Many in the Israeli defense establishment believe Hezbollah is gearing up for war
During a recent defense cabinet meeting in Jerusalem, one of the ministers posed a question to army chief of staff Aviv Kochavi:
Israel has been at war with Iran or its proxies for much of this decade. At the beginning of the Syrian civil war, air strikes attributed to Israel targeted Iranian military convoys passing through Syria on their way to Hezbollah in Lebanon. Since December 2017, at least a portion of the strikes have targeted Iranian combat systems and army bases of Shiite militia allies of Iran. As a result, the minister continued, Iran has now moved its construction projects to Lebanon, where it is building more bases and munition factories for perfecting missile capabilities. Is there some concrete goal of action? the minister wanted to know. When does this campaign end? Or will this game of cat and mouse continue for the foreseeable future?
At which point another minister interjected, “And who’s the cat and who’s the mouse?” eliciting roars of laughter around the table.
When the merriment subsided, the chief of staff addressed the question directly: The campaign of air strikes against Iranian targets has spurred Tehran to question the effectiveness of its campaign to build up offensive capacities along Israel’s border. Iran also understands that Israel is expanding the theater of conflict, Kochavi added, to Iran’s borders. It’s a complex struggle, he said, one in which there are both successes and failures.
However, while the chief of staff may have answered the minister’s question, the public feels less secure. Over the last two weeks, Israel has been in a state of apprehension. A drone strike in Beirut attributed to Israel led to a retaliatory attack by Hezbollah on Sunday near Moshav Avivim, which hugs the northern border with Lebanon. Though most analysts believe the current skirmish is over, many in the Israeli defense establishment believe that Hezbollah is gearing up for war.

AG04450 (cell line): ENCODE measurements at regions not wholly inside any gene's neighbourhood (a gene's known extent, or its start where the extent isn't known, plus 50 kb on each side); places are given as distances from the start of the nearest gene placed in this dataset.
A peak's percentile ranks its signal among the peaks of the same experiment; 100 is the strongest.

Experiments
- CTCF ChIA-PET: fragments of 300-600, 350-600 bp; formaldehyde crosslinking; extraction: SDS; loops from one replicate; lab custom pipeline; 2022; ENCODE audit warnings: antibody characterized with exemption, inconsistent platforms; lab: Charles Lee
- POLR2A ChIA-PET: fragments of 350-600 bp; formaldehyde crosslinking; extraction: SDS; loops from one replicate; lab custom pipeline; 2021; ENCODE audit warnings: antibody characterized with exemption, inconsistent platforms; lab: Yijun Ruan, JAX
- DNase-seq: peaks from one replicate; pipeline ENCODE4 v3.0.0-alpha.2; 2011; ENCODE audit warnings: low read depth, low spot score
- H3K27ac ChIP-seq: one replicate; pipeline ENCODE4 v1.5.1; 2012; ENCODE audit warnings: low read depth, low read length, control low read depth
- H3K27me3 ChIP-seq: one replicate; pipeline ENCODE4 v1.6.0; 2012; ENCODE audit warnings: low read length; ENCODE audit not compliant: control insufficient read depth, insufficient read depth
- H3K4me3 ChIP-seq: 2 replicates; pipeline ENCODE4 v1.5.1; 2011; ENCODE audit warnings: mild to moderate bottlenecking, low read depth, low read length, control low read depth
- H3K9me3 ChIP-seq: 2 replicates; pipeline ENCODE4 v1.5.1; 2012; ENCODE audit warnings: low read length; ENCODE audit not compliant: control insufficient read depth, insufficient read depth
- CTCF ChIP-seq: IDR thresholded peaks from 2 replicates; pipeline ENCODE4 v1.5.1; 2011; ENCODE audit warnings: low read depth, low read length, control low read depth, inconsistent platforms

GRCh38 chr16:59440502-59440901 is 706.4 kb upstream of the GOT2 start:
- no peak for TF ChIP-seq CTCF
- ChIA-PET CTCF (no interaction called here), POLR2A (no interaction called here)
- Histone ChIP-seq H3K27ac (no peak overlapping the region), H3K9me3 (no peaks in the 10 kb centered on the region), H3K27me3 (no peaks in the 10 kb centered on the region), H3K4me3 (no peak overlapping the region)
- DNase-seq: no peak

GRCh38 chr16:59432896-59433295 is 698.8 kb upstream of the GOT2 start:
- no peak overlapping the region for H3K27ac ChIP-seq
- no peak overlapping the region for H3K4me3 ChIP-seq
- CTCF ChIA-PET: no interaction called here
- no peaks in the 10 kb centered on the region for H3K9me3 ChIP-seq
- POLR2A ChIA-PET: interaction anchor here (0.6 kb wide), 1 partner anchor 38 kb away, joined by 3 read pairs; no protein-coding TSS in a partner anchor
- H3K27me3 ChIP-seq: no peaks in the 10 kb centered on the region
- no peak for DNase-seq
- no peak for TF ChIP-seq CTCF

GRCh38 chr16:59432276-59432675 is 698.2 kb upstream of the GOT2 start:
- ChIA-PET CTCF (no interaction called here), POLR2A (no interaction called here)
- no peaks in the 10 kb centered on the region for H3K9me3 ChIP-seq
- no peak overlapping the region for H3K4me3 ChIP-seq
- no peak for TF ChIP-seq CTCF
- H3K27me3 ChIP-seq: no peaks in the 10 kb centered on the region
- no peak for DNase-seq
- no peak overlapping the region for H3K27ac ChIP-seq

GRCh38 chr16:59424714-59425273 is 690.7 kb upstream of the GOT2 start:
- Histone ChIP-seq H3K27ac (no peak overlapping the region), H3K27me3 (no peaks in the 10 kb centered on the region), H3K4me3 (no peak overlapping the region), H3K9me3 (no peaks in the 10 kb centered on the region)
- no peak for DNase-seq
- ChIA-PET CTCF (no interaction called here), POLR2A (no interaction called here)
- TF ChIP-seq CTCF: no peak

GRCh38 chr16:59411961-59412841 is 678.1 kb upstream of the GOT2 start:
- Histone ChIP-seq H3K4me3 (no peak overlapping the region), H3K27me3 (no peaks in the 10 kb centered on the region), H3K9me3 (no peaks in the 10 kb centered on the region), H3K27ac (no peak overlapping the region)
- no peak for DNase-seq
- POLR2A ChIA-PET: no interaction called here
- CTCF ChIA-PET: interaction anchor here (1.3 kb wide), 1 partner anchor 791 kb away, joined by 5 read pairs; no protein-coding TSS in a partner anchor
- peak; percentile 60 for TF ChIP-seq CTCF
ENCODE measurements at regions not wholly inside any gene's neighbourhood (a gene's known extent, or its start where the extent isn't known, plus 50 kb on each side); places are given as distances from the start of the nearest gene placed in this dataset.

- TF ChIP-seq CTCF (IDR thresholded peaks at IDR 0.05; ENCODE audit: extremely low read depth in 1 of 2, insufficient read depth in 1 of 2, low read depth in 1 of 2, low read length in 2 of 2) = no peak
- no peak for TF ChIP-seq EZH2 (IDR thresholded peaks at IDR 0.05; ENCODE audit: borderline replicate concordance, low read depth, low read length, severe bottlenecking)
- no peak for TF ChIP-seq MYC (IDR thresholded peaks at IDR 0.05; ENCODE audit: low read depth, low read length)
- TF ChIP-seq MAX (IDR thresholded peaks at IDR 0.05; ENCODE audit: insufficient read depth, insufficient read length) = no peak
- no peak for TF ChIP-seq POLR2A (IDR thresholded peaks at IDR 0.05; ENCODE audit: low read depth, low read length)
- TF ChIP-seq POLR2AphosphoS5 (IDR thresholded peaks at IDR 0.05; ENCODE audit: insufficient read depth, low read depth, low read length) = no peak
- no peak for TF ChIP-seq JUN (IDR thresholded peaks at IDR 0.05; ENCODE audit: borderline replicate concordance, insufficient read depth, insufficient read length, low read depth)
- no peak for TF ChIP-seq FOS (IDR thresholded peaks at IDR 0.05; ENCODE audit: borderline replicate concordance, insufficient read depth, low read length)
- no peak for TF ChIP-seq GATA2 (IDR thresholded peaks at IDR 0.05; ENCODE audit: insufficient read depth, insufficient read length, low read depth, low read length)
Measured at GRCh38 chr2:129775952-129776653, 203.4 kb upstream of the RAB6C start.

Based on Hezbollah’s past behavior, it’s reasonable to assume that its forces are already arrayed along the Israeli border, and will look for a weak point to attack in the future. The IDF has made clear that if Hezbollah crosses a line with a full-out assault, however, its missile project will be utterly obliterated. In the past two weeks the Northern Command, the air force, and the intelligence directorate have all been on emergency footing.
As part of an attempt to deter Hezbollah, Israel exposed details of the terror group’s precision-guided missiles project. The message was simple: We’re not interested in war, but we also won’t accept precision-guided missile batteries on Lebanese territory.
Hezbollah is currently working on building reinforced munitions factories for developing missiles in Beirut, the Lebanon valley, and the country’s south. In order to supply the terror group with the materials necessary for manufacturing the guided missiles, Iran has built three supply routes: a land bridge through Syria, a sea passage, and a third route that passes through the Rafic Hariri International Airport in Beirut. The exposure of the manufacturing and supply sites is intended to create a sense of vulnerability in the Hezbollah leadership, to make them believe that Israeli intelligence is following their every move.
For now, that vulnerability is shared by the Israeli public.
(Originally featured in Mishpacha, Issue 776)